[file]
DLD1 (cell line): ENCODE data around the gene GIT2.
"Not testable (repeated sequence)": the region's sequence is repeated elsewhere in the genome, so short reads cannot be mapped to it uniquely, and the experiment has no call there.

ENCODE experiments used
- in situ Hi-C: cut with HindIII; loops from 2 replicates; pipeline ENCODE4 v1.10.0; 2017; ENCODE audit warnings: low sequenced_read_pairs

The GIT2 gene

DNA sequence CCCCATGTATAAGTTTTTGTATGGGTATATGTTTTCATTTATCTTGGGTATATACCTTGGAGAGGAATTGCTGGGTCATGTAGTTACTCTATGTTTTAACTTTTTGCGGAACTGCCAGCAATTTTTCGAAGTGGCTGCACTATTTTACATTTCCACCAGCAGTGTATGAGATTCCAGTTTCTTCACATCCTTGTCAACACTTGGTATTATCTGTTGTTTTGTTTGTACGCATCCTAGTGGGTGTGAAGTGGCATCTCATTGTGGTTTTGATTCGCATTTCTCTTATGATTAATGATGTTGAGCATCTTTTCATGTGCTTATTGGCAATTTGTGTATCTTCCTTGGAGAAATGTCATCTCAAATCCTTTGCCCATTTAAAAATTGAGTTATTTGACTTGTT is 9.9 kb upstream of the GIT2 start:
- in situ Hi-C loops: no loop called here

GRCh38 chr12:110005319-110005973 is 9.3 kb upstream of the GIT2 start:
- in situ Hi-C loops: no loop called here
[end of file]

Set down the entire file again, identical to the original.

DLD1 (cell line): ENCODE data around the gene GIT2.
"Not testable (repeated sequence)": the region's sequence is repeated elsewhere in the genome, so short reads cannot be mapped to it uniquely, and the experiment has no call there.

ENCODE experiments used
- in situ Hi-C: cut with HindIII; loops from 2 replicates; pipeline ENCODE4 v1.10.0; 2017; ENCODE audit warnings: low sequenced_read_pairs

The GIT2 gene

DNA sequence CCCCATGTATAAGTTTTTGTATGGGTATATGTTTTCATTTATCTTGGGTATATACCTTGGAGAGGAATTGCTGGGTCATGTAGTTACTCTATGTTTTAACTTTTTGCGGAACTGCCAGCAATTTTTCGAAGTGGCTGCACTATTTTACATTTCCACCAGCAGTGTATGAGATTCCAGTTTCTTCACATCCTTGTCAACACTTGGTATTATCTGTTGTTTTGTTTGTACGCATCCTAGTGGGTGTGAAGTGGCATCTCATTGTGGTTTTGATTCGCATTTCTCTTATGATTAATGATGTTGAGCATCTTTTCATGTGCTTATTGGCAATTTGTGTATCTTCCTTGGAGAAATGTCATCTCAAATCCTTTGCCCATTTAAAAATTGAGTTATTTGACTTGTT is 9.9 kb upstream of the GIT2 start:
- in situ Hi-C loops: no loop called here

GRCh38 chr12:110005319-110005973 is 9.3 kb upstream of the GIT2 start:
- in situ Hi-C loops: no loop called here